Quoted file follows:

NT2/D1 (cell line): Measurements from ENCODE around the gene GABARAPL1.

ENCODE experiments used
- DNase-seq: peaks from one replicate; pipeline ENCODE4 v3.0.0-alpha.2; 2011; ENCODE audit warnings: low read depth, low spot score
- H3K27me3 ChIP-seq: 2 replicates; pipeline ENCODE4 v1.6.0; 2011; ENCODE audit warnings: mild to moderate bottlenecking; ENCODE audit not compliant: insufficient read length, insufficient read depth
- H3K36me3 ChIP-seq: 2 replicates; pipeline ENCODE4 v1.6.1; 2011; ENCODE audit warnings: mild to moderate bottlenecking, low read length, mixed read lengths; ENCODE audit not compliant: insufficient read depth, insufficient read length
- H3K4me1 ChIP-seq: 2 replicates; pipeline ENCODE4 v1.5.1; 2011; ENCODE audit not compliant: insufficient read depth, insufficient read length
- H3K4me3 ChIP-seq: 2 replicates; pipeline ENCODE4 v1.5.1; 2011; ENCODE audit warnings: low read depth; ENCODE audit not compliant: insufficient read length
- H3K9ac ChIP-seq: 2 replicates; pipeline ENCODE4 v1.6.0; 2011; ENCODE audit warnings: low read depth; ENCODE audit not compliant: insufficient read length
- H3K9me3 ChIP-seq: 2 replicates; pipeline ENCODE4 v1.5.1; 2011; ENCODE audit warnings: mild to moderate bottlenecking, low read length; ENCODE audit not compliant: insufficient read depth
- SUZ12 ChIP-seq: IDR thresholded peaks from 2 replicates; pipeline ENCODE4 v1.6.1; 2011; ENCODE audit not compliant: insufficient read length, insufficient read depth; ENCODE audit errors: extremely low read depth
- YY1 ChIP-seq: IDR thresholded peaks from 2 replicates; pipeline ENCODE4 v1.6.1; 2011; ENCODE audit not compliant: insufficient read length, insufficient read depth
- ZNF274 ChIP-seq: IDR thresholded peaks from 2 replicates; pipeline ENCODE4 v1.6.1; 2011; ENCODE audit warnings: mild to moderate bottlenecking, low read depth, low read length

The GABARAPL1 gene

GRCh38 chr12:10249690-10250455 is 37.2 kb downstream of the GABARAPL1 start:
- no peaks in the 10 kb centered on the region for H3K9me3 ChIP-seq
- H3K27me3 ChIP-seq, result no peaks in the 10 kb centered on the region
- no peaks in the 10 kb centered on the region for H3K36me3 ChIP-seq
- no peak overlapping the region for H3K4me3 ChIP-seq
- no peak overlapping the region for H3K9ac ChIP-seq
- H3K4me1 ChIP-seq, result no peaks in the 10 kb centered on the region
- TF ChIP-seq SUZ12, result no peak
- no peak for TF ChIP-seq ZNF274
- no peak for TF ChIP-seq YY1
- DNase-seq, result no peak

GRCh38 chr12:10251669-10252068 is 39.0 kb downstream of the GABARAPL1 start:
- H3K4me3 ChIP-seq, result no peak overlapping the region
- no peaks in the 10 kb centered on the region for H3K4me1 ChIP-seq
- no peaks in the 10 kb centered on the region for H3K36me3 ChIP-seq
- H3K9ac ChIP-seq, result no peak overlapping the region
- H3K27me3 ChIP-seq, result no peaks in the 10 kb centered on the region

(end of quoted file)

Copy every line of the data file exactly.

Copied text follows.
NT2/D1 (cell line): Measurements from ENCODE around the gene GABARAPL1.

ENCODE experiments used
- DNase-seq: peaks from one replicate; pipeline ENCODE4 v3.0.0-alpha.2; 2011; ENCODE audit warnings: low read depth, low spot score
- H3K27me3 ChIP-seq: 2 replicates; pipeline ENCODE4 v1.6.0; 2011; ENCODE audit warnings: mild to moderate bottlenecking; ENCODE audit not compliant: insufficient read length, insufficient read depth
- H3K36me3 ChIP-seq: 2 replicates; pipeline ENCODE4 v1.6.1; 2011; ENCODE audit warnings: mild to moderate bottlenecking, low read length, mixed read lengths; ENCODE audit not compliant: insufficient read depth, insufficient read length
- H3K4me1 ChIP-seq: 2 replicates; pipeline ENCODE4 v1.5.1; 2011; ENCODE audit not compliant: insufficient read depth, insufficient read length
- H3K4me3 ChIP-seq: 2 replicates; pipeline ENCODE4 v1.5.1; 2011; ENCODE audit warnings: low read depth; ENCODE audit not compliant: insufficient read length
- H3K9ac ChIP-seq: 2 replicates; pipeline ENCODE4 v1.6.0; 2011; ENCODE audit warnings: low read depth; ENCODE audit not compliant: insufficient read length
- H3K9me3 ChIP-seq: 2 replicates; pipeline ENCODE4 v1.5.1; 2011; ENCODE audit warnings: mild to moderate bottlenecking, low read length; ENCODE audit not compliant: insufficient read depth
- SUZ12 ChIP-seq: IDR thresholded peaks from 2 replicates; pipeline ENCODE4 v1.6.1; 2011; ENCODE audit not compliant: insufficient read length, insufficient read depth; ENCODE audit errors: extremely low read depth
- YY1 ChIP-seq: IDR thresholded peaks from 2 replicates; pipeline ENCODE4 v1.6.1; 2011; ENCODE audit not compliant: insufficient read length, insufficient read depth
- ZNF274 ChIP-seq: IDR thresholded peaks from 2 replicates; pipeline ENCODE4 v1.6.1; 2011; ENCODE audit warnings: mild to moderate bottlenecking, low read depth, low read length

The GABARAPL1 gene

GRCh38 chr12:10249690-10250455 is 37.2 kb downstream of the GABARAPL1 start:
- no peaks in the 10 kb centered on the region for H3K9me3 ChIP-seq
- H3K27me3 ChIP-seq, result no peaks in the 10 kb centered on the region
- no peaks in the 10 kb centered on the region for H3K36me3 ChIP-seq
- no peak overlapping the region for H3K4me3 ChIP-seq
- no peak overlapping the region for H3K9ac ChIP-seq
- H3K4me1 ChIP-seq, result no peaks in the 10 kb centered on the region
- TF ChIP-seq SUZ12, result no peak
- no peak for TF ChIP-seq ZNF274
- no peak for TF ChIP-seq YY1
- DNase-seq, result no peak

GRCh38 chr12:10251669-10252068 is 39.0 kb downstream of the GABARAPL1 start:
- H3K4me3 ChIP-seq, result no peak overlapping the region
- no peaks in the 10 kb centered on the region for H3K4me1 ChIP-seq
- no peaks in the 10 kb centered on the region for H3K36me3 ChIP-seq
- H3K9ac ChIP-seq, result no peak overlapping the region
- H3K27me3 ChIP-seq, result no peaks in the 10 kb centered on the region